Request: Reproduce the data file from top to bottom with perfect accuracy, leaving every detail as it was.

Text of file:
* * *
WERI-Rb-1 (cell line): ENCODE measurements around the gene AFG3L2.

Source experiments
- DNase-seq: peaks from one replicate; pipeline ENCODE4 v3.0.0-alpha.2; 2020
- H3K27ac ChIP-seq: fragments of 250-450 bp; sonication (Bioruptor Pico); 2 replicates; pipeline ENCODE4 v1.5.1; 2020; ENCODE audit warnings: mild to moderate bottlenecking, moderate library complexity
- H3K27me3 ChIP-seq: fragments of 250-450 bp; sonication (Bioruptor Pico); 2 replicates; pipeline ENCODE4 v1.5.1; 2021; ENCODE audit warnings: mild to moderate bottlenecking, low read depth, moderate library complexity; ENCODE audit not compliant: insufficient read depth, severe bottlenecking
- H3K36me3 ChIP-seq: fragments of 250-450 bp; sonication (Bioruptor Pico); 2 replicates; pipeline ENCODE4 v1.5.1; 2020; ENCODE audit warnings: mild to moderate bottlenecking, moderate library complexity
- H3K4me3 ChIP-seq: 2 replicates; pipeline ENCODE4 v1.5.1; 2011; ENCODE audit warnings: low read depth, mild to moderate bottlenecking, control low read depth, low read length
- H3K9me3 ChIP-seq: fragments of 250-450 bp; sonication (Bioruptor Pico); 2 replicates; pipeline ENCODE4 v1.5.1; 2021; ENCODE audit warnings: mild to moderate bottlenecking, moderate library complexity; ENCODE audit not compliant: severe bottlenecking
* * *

WERI-Rb-1 (cell line): ENCODE measurements around the gene AFG3L2.

Source experiments
- DNase-seq: peaks from one replicate; pipeline ENCODE4 v3.0.0-alpha.2; 2020
- H3K27ac ChIP-seq: fragments of 250-450 bp; sonication (Bioruptor Pico); 2 replicates; pipeline ENCODE4 v1.5.1; 2020; ENCODE audit warnings: mild to moderate bottlenecking, moderate library complexity
- H3K27me3 ChIP-seq: fragments of 250-450 bp; sonication (Bioruptor Pico); 2 replicates; pipeline ENCODE4 v1.5.1; 2021; ENCODE audit warnings: mild to moderate bottlenecking, low read depth, moderate library complexity; ENCODE audit not compliant: insufficient read depth, severe bottlenecking
- H3K36me3 ChIP-seq: fragments of 250-450 bp; sonication (Bioruptor Pico); 2 replicates; pipeline ENCODE4 v1.5.1; 2020; ENCODE audit warnings: mild to moderate bottlenecking, moderate library complexity
- H3K4me3 ChIP-seq: 2 replicates; pipeline ENCODE4 v1.5.1; 2011; ENCODE audit warnings: low read depth, mild to moderate bottlenecking, control low read depth, low read length
- H3K9me3 ChIP-seq: fragments of 250-450 bp; sonication (Bioruptor Pico); 2 replicates; pipeline ENCODE4 v1.5.1; 2021; ENCODE audit warnings: mild to moderate bottlenecking, moderate library complexity; ENCODE audit not compliant: severe bottlenecking